Just when I was beginning to offer appreciation to the DRUDGE REPORT for (finally) concluding the “Mel Gibson Saga” headlines, I reapproach the site at 4:00 A.M., PST and find more Gibson headlines and links.
This morning’s include:
This from Reader’s Digest: ” Mel Gibson: Has He Gone Too Far? ”
I don’t follow the context of that headline there because I read the article — what portion RD offers on the internet — and the man, Mel Gibson, is reasonable and intelligently stated in an interview with Peggy Noonan. He’s not making “denials” that “the Holocaust didn’t happen” (which is what many who are Jewish and in “Hollywood” especially continue to allege he “thinks” and yet that’s not, not at all, represented in what he’s quoted as saying.
And, as to that headline (“Has Gibson Gone Too Far?”), there’s no issue in that article by RD as to what they allude to in that set-up headline ‘direction’ there. The reader is influenced at the very headline portion, even before they’ve read the article that follows, influenced in predetermination by an editorial perspective that establishes an unfounded, unsubstantiated context.
So there’s no where for the reader to go with that context in the headline except to then apply that context while they read the article — and they don’t even know what the negative is, just that they’re in a critical frame of mind, keeping an eye out for…what? What’s the problem here? Headline says he may have a problem, but…maybe if I read this I’ll see what the problem is…but the article never defines any range of evaluation, no starting point nor “bad” extreme, just that there’s this atmosphere of unacceptability about the subject of the article: “has Gibson gone too far?”
Too far? Evaluate this interviewee for a possible negative, is what the headline is actually communicating. What’s his negative,” the headline suggests, because there’s that question right there…
The article will be read, then, with the undefined premise in mind because we first read the headline: “what’s wrong with this man,” the headline suggests, before they even present any information by way of what the inerview reveals.
And, the interview reveals that there’s nothing wrong there. He hasn’t gone “too far” – he’s been lucid, well stated and succinct. And hardly harmful nor damaging.
No, the headline represents bad writing in the sense that it’s sneaky. It’s covert messaging like a secret-code effort, if not is one, the use of headlines such as that.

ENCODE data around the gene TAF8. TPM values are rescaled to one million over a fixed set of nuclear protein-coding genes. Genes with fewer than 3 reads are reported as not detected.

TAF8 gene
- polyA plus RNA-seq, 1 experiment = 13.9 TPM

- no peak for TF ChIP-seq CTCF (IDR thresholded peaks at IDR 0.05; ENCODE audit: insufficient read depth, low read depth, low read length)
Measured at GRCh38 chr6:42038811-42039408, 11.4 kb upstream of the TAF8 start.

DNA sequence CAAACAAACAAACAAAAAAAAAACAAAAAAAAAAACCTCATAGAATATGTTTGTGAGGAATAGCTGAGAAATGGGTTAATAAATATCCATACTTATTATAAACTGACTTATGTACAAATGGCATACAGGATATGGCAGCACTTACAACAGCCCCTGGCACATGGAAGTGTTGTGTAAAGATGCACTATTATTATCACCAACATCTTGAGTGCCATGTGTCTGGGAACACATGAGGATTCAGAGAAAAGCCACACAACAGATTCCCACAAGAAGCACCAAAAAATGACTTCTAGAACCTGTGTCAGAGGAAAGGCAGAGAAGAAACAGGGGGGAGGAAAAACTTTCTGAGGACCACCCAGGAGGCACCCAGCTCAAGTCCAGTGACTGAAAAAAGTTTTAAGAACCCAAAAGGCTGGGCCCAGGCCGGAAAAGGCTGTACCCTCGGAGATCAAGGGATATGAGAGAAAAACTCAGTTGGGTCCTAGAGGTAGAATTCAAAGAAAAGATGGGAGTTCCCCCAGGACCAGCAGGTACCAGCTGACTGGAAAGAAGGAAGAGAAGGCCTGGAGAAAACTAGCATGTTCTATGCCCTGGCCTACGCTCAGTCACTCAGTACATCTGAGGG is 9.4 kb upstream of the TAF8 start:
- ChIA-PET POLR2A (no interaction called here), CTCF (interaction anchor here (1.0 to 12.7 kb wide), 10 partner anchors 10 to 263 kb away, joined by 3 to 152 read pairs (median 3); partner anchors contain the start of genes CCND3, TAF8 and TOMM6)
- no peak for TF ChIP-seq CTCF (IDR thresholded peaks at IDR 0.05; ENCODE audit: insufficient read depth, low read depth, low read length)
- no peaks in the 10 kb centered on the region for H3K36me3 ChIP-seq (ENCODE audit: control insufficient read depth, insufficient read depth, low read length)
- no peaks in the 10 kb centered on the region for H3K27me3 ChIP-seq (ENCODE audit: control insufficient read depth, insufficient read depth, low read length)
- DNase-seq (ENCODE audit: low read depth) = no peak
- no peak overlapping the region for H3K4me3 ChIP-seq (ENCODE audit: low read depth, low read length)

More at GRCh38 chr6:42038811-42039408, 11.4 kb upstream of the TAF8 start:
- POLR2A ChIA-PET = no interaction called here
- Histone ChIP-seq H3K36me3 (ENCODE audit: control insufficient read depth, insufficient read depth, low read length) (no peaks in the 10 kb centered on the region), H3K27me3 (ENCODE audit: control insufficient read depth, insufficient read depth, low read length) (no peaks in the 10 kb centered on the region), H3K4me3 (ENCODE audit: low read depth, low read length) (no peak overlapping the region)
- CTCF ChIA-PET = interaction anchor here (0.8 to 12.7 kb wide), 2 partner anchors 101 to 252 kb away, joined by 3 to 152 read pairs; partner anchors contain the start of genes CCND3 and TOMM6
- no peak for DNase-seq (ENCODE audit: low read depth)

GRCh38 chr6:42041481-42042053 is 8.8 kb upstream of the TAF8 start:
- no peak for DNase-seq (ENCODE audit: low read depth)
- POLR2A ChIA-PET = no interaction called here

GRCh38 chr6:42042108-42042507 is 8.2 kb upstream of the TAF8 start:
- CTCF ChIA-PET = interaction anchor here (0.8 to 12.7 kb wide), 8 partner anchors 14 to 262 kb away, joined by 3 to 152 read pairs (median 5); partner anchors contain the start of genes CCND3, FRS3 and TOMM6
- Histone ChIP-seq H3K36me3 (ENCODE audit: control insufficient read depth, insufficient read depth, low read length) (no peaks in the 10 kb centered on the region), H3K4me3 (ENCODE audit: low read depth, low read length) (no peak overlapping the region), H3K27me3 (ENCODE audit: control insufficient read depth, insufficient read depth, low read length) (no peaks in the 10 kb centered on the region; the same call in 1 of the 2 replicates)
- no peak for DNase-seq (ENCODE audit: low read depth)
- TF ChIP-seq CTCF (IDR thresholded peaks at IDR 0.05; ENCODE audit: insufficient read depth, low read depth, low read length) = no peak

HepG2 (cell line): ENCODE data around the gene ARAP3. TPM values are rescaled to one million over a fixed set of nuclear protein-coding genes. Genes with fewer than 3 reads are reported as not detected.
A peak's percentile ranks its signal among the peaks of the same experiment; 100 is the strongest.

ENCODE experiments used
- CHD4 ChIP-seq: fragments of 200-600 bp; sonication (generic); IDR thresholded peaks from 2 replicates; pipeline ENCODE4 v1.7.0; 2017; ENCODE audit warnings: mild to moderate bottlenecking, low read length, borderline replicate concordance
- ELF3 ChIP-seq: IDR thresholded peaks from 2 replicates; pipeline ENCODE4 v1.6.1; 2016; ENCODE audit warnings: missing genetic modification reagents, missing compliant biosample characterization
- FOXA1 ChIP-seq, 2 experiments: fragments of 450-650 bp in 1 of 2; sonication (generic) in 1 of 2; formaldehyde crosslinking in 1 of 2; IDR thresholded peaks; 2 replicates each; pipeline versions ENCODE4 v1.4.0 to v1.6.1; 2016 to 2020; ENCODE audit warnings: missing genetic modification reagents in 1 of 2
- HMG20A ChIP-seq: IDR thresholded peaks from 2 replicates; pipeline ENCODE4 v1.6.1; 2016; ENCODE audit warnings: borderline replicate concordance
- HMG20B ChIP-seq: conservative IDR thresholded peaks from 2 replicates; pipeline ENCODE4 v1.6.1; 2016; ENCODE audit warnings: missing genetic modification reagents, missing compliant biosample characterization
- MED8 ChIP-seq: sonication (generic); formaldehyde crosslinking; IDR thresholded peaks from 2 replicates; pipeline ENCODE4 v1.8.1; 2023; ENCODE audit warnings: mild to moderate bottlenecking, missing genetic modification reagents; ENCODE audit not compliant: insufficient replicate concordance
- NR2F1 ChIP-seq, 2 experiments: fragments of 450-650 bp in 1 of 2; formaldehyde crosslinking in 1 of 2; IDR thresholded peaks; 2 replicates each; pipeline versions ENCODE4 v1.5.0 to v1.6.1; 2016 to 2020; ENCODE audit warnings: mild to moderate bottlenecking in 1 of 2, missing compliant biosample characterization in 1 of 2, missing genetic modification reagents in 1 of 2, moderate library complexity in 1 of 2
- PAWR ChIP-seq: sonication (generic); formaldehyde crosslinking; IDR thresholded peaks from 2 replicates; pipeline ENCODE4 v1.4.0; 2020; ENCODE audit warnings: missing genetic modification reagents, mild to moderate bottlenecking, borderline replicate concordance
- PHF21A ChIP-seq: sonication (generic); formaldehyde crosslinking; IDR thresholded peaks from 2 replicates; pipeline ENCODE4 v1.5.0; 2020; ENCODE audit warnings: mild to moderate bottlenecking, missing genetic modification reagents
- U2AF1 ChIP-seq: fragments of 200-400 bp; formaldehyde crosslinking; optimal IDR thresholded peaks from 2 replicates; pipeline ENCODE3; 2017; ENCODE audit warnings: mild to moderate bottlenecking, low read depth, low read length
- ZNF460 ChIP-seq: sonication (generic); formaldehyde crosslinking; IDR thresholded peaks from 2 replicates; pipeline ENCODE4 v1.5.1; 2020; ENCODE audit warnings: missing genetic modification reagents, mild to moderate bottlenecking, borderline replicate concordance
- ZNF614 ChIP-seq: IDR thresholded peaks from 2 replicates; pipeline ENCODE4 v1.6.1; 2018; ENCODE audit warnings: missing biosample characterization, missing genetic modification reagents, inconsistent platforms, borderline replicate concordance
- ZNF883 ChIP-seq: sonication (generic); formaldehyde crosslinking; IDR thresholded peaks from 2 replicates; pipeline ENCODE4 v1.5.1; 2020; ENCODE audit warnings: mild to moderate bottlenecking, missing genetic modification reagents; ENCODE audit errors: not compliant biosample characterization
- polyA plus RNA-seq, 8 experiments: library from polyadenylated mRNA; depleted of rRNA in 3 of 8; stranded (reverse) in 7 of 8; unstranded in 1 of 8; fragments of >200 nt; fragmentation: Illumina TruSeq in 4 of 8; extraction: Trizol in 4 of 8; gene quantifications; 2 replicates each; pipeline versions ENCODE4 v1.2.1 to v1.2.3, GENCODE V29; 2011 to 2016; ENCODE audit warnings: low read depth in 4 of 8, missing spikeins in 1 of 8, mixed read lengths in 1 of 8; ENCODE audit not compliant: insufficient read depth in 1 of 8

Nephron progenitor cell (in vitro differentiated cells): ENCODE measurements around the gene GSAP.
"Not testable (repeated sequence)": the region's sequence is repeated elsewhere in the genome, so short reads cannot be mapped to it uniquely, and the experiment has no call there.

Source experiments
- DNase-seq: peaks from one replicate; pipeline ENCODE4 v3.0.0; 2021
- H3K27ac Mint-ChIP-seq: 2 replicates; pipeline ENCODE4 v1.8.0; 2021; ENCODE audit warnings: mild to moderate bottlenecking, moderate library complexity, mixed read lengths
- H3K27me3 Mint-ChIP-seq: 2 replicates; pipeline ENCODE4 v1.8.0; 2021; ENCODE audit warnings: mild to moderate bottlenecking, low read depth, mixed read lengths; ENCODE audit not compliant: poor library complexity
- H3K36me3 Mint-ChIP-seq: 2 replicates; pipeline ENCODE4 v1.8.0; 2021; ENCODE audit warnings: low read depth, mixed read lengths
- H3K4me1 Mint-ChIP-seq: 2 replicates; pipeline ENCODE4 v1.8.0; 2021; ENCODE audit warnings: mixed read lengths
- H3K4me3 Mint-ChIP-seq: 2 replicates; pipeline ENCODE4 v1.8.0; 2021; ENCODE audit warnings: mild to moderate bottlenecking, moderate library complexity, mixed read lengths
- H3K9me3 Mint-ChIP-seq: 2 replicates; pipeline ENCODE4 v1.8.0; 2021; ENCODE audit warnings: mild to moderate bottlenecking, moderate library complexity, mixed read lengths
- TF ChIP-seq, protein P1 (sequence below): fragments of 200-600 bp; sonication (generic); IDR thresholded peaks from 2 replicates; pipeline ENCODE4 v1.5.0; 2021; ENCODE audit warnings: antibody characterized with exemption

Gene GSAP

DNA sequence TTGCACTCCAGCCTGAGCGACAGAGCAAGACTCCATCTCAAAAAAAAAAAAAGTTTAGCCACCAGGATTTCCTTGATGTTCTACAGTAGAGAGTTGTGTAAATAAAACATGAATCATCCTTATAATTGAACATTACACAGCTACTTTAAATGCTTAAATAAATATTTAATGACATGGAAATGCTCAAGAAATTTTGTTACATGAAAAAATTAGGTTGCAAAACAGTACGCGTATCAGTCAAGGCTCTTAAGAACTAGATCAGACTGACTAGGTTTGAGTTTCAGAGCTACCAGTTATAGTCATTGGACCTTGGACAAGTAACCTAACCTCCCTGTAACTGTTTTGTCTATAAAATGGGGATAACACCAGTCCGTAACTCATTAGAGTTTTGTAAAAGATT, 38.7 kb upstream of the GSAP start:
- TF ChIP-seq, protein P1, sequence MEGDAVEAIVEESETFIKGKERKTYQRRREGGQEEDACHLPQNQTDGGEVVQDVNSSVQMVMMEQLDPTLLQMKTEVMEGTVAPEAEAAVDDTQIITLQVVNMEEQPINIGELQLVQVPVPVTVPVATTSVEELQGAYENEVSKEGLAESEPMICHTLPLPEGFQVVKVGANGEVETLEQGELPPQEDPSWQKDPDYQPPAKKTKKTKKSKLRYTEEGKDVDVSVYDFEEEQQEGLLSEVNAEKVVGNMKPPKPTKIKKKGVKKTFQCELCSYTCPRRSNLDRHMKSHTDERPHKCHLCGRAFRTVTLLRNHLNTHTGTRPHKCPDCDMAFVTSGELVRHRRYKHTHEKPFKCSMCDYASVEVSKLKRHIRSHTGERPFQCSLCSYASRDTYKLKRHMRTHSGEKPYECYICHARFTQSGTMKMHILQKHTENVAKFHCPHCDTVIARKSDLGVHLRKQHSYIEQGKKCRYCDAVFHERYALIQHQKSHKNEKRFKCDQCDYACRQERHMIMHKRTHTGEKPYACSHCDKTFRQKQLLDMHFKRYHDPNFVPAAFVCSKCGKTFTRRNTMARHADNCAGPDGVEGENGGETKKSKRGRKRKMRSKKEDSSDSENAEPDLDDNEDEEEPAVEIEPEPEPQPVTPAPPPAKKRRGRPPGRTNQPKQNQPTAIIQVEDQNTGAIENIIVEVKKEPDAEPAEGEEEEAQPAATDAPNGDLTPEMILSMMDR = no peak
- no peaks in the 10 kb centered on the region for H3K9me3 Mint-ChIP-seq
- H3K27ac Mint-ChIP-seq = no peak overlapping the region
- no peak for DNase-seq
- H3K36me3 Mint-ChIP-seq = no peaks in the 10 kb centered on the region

Gibson says this:
NOONAN: You’re going to have to go on the record. The Holocaust happened, right?
MEL GIBSON: I have friends and parents of friends who have numbers on their arms. The guy who taught me Spanish was a Holocaust survivor. He worked in a concentration camp in France. Yes, of course. And my dad also knows that there were internment camps where many people died. Now, his whole thing was about the numbers. I mean atrocities happened. The thing with him [my father] was that he was talking about numbers. I mean when the war was over they said it was 12 million. Then it was six. Now it’s four. I mean it’s that kind of numbers game. I mean war is horrible. The Second World War killed tens of millions of people. Some of them were Jews in concentration camps. Many people lost their lives. In the Ukraine, several million people starved to death between 1932 and 1933. During the last century 20 million people died in the Soviet Union. Okay? It’s horrible.
What about those statements and questions represents “Holocaust denial”?
Answer is, nothing about them does.
What’s obvious from those statements by Gibson, to my view, is that Gibson is aware of contradictory reports as to history about the Holocaust (and related years) but he does not indicate that he supports information that might DENY the Holocaust. This is an important distinction.
There was a great deal of population loss during the Second World War (and in the years leading up to U.S. participation in WWII) from among non-Jewish ethnicities and religions and many of those remain nameless and “uncounted” in history past and present, while the “numbers” as per Jewish accounts fluctuate, which could be due to a lot of reasons, among which I don’t automatically assume are nefarious motives as to why. But the important thing is, there’s the possibility that our current rendition of recent history is not accurate and some people would like to learn more about what may have been omitted from our history or perhaps overlooked or misreported. This does not include, however, “doubting” or “questioning” that the Holocaust occured nor any attempts to “minimize” the ugliness of what occured; it is, rather, accepting that the Holocaust occured, that it was truly horrible, and raises the question as to current reports which just may emphasize colloquialisms over facts.